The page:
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The evolution of the web

In a blink the Web has become possibly one of the most important human developments ever. As the Web grew as a business opportunity many of the world’s large companies have grown with websites at their centre.

How has the evolution of the web manifested its self?

Explore the full evolution of the web here in this interactive website.

Below are ‘then & now’ comparisons of 10 of some of the most popular websites and how they’ve changed since their inception.

Ebay, then

Bamboo_network_Evolution of the web_amazon now_ebay oldEbay, now

Bamboo_innovation_Evolution of the web_ebay now

MySpace, then

Bamboo_innovation_Evolution of the web_my space now

MySpace, now

Bamboo_innovation_Evolution of the web_my space now

Wikipedia, then

Bamboo_innovation_Evolution of the web_Wikipedia then

Wikipedia, now

Bamboo_innovation_Evolution of the web_Wikipedia now

Yahoo, then

Bamboo_network_evolution_yahoo now

Yahoo now

Bamboo_innovation_Evolution of the web_yahoo now

Youtube, then

Bamboo_innovation_Evolution of the web_youtube then

Youtube, now

Bamboo_innovation_Evolution of the web_youtube now

Facebook, then
Bamboo_innovation_Evolution of the web_facebook now

Facebook, now
Bamboo_innovation_Evolution of the web_facebook now

Why Innovators Get Better With Age

We often think of the archetypal innovator as young, hungry and foolish. Tom Agan, argues that this is the exception to the rule, and in actual fact innovators are better the older they are.

Why Innovators Get Better With Age

“WE need some gray hair” once referred to needing someone with more experience. But I haven’t heard that expression in a very long time.

In fact, many companies are intentionally reducing the average age of their work forces in an effort to save money. Younger employees are generally paid less and have lower health care expenses and retirement costs. As one executive remarked to me recently, “I don’t think anyone really likes this — we all know our own 50-year-old moment will be coming, too.”

There is a surprising downside, however, to encouraging older workers to leave or, at some companies, pushing them out: Less gray hair sharply reduces an organisation’s innovation potential, which over the long term can greatly outweigh short-term gains.

The most common image of an innovator is that of a kid developing a great idea in a garage, a dorm room or a makeshift office. This is the story of Mark Zuckerberg of Facebook, Bill Gates of Microsoft, and Steve Jobs and Steve Wozniak of Apple. Last week, Yahoo announced that it had bought a news-reading app developed by Nick D’Aloisio, who is all of 17.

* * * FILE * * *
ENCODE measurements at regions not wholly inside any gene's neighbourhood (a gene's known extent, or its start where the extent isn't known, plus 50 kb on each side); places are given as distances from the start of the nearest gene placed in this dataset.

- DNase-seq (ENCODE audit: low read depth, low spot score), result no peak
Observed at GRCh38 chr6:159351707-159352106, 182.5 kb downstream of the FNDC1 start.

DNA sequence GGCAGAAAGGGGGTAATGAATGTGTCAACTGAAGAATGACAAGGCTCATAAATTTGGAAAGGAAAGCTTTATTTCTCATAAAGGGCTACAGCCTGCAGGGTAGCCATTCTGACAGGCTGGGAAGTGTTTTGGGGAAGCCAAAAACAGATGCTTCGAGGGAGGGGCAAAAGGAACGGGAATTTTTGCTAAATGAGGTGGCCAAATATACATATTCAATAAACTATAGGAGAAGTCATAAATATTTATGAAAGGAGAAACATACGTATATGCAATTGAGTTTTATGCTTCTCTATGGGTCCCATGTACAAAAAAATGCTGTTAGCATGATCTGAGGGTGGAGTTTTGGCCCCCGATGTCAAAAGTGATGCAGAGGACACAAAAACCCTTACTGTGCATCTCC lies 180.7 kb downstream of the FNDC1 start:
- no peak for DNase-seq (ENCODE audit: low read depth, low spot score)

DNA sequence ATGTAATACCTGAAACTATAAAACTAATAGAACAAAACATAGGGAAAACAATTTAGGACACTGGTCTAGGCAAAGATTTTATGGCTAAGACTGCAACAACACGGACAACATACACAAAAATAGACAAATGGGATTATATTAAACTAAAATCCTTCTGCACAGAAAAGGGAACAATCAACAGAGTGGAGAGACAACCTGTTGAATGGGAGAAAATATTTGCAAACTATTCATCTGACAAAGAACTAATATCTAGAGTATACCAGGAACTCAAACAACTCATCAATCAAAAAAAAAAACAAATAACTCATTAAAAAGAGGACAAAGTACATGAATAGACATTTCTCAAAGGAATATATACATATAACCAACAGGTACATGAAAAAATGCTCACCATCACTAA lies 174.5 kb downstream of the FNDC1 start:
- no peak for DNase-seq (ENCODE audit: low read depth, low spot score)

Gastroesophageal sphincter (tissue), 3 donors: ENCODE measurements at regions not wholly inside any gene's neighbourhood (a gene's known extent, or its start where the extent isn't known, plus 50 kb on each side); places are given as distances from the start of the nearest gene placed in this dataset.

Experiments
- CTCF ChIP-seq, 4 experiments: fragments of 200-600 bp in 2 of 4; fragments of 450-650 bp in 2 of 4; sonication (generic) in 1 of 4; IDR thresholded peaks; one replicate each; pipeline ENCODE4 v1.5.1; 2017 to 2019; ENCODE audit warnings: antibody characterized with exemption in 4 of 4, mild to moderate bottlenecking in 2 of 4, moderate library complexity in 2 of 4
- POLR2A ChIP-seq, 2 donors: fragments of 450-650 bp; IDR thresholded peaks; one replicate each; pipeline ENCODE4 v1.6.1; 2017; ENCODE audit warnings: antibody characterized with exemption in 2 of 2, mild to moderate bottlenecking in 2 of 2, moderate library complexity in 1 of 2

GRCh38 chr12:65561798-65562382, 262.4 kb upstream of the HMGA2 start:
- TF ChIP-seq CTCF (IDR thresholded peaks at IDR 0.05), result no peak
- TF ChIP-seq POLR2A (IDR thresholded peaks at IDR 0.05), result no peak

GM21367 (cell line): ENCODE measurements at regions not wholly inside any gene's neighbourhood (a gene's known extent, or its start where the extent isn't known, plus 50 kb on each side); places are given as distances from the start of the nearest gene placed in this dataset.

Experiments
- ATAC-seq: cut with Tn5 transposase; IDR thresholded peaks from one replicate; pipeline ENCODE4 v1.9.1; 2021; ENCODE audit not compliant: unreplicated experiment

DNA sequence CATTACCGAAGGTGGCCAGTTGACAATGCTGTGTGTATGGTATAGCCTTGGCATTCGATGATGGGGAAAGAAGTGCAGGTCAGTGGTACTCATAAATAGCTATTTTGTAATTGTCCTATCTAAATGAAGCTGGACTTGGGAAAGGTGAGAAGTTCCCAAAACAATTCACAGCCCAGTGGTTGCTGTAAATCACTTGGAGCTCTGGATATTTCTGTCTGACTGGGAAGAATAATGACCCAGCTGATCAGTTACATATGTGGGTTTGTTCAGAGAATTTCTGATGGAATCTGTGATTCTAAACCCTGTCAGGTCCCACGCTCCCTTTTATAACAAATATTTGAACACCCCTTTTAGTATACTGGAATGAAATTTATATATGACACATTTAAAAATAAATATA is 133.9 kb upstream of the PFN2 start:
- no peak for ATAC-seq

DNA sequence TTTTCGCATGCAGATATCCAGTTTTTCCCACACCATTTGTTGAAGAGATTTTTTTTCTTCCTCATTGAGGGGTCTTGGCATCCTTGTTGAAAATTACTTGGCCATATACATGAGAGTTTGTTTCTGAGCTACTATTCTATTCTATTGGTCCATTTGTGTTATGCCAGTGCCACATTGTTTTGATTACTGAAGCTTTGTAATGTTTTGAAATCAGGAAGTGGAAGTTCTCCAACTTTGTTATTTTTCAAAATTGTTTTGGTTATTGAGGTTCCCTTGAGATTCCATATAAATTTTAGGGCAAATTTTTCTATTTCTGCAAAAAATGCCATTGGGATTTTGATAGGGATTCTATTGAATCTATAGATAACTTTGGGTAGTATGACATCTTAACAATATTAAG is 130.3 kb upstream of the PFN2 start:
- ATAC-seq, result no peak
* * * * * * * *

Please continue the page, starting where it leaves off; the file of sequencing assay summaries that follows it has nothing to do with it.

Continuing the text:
Click here for the full article. Tom Agan, 51, is a co-founder and the managing partner of Rivia, an innovation and brand consulting firm.

Reclaim Your Creative Confidence

It’s been a passionate departure point at Bamboo – that creatives need to spend as much time out of the office as in it. It seems too much of a creative’s skills must by default include being able to project oneself into the mind or environment of a subject or topic for every single job. Very rarely do creatives in the ad industry get to immerse themselves in their subject matter.

While solutions can still be reached in the confines of an office as has been the status quo for years, with no signs of reprieve, this article proves that increasing creative confidence by getting out of the office for constructive immersions, can almost always positively impact ideas.

Creativity is the most sought-after trait in leaders today.

Most people are born creative. As children, we revel in imaginary play, ask outlandish questions, draw blobs and call them dinosaurs. But over time, because of socialisation and formal education, a lot of us start to stifle those impulses. We learn to be warier of judgment, more cautious, more analytical. The world seems to divide into “creatives” and “non-creatives,” and too many people consciously or unconsciously resign themselves to the latter category.

And yet we know that creativity is essential to success in any discipline or industry. According to a recent IBM survey of chief executives around the world, it’s the most sought-after trait in leaders today. No one can deny that creative thinking has enabled the rise and continued success of countless companies, from start-ups like Facebook and Google to stalwarts like Procter & Gamble and General Electric.

Students often come to Stanford University’s “d.school” (which was founded by one of us—David Kelley—and is formally known as the Hasso Plattner Institute of Design) to develop their creativity. Clients work with IDEO, our design and innovation consultancy, for the same reason. But along the way, we’ve learned that our job isn’t to teach them creativity. It’s to help them rediscover their creative confidence — the natural ability to come up with new ideas and the courage to try them out. We do this by giving them strategies to get past four fears that hold most of us back: fear of the messy unknown, fear of being judged, fear of the first step, and fear of losing control.

Click here for the full story on creative confidence by Tom Kelley (general manager of IDEO) and David Kelley (founder and chairman of IDEO).

Image credit: Teddy Hahn